The myth of the Malay rights enshrined in the constitution has been perpetuated by the government, the supporters and the organizations which are proxy to them. And this has led to a very toxic atmosphere in our society where there is a sense of different classes of citizens.
So when affirmative action becomes something different from helping the marginalized to a right, what you are doing is you are dividing, you are creating a divisiveness within the society. And of course there are social repercussions from this as well, because the whole affirmative action thing is based on race, instead of being based on need. So race becomes a question which is perpetually being raised, Malayness for example. What do you mean by Malayness? This is of course defined in our constitution as someone who habitually speaks Malay, who practices the religion of Islam, and who practices the cultural norms of the Malay people. And so what you have here of course is that suddenly religion gets caught up in the mix as well. And so the issues of religion and religious freedom suddenly becomes clouded by the issues of race. Because you cannot be a Malay constitutionally if you are not a Muslim. There are many Malay Hindus in Bali for example. So it becomes cloudy, it becomes messy.
And on top of this, other laws have been passed to make it near impossible for us to look at this matter with intelligence and a progressive outlook. So you can’t question 153. The Sedition Act makes it difficult or impossible. I would argue that you can question the implementation of it but the law is so vague and arbitrary that people are worried about this.
And there is also an aggressive stance whenever an effort is made with regards to questioning of the success of policies which were based on race. A few years ago, a study was published which argued that with regards to share and stock ownership, the objectives of the NEP was met. This was vehemently shot and shouted down not so much based on the work itself, but based on the fact that the writer of the report was Chinese. See, we have even shut down the necessary tools which are required in order for us to see whether this affirmative action is working or not.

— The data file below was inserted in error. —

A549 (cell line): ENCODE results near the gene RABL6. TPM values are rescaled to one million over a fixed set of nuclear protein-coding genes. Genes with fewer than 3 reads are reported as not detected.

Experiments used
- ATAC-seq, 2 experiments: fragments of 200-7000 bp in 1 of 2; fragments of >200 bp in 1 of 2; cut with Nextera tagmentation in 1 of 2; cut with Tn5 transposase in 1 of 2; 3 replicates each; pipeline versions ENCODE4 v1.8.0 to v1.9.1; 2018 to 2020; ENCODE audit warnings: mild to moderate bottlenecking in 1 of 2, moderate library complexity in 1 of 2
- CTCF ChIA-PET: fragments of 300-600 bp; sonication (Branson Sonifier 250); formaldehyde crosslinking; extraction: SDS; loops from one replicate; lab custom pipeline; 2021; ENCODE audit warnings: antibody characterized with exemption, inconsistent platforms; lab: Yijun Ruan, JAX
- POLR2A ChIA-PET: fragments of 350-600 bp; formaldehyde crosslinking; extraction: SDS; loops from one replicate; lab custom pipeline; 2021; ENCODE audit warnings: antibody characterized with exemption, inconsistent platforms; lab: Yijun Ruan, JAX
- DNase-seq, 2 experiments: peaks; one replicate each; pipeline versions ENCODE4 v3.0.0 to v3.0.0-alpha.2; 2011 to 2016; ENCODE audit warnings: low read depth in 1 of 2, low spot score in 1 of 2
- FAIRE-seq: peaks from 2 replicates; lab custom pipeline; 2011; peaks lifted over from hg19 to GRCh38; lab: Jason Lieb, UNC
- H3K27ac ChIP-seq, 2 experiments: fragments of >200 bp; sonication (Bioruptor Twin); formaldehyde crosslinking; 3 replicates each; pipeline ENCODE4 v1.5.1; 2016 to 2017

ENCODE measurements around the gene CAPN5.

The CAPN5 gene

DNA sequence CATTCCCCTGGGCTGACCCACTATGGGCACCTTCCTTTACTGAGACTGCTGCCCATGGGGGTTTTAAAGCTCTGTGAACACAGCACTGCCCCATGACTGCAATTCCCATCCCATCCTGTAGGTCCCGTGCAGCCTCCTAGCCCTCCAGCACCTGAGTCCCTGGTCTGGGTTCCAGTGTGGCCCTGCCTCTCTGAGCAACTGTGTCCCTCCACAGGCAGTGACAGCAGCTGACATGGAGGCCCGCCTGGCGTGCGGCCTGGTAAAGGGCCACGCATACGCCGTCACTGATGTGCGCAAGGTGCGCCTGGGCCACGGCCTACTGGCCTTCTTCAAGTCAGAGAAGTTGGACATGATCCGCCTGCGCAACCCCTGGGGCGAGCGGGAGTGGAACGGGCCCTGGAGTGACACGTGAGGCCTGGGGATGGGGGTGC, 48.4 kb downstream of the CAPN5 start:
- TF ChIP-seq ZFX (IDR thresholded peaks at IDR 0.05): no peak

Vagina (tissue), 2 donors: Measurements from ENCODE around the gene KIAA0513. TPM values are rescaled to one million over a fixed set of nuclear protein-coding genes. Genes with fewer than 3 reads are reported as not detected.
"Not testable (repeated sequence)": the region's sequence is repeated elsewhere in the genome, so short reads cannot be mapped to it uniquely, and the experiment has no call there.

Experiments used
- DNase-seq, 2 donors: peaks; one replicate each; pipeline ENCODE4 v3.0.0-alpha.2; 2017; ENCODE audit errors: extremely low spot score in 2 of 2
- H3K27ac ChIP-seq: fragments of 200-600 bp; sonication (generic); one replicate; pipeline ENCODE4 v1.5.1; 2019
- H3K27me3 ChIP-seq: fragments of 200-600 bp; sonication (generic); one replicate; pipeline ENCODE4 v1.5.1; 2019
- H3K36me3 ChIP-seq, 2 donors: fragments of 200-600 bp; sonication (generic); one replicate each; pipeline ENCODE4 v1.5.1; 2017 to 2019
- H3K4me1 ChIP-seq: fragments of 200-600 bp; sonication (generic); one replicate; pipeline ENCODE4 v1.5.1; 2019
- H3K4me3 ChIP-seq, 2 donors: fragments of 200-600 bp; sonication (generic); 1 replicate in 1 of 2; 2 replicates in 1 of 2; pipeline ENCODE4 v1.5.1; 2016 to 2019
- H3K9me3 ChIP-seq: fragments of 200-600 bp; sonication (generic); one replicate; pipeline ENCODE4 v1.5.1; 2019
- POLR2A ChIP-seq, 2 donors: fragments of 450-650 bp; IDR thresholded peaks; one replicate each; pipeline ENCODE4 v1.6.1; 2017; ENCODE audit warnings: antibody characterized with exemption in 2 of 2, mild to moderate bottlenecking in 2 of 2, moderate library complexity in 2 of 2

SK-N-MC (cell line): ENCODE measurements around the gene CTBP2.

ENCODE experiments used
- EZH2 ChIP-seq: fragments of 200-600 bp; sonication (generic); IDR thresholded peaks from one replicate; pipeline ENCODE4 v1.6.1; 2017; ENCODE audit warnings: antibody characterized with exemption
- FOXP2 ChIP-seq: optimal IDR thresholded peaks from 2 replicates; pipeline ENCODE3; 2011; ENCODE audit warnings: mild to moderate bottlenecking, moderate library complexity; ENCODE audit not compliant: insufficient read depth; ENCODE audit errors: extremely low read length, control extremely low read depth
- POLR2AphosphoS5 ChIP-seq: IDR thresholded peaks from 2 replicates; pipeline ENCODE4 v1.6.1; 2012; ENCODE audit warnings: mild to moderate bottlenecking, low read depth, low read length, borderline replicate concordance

If you can’t argue about the existence of 153, we still need to argue whether it is working or not. But how can you argue if it’s working or not when there is 1) an adamant insistence that it is an unquestionable right, and 2) when any effort is made to look at the implementation, it would be deemed unacceptable.
So, we are led to a situation where there can be no forward movement, no progressiveness with regard to this issue, which ultimately could undermine the entire purpose of affirmative action which is to help the marginalized.
I would say that over the years, article 153 has not evolved, because ‘evolve’ connotes something positive. It has instead, mutated from something which was initially designed as a tool for social equality and equity into a weapon for the furtherance of intolerance and racial divisiveness.
So, what is necessary? Open discussions, and open research on the effectiveness of 153. We need to go deep into the heart of the matter. What else? The freedom to conduct the research without fear or favour (the ammendment/abolishment of the arbitrary Sedition Act).
We should stop saying that the Malay rights are ‘unquestionable.’ Instead, we have to ask more questions.
I don’t think that this country was founded on any principles of bigotry and biasness. I think we were founded on the principles of equality and justice and also equity. It’s just that somewhere along the line we have forgotten this and this is why we are the way we are.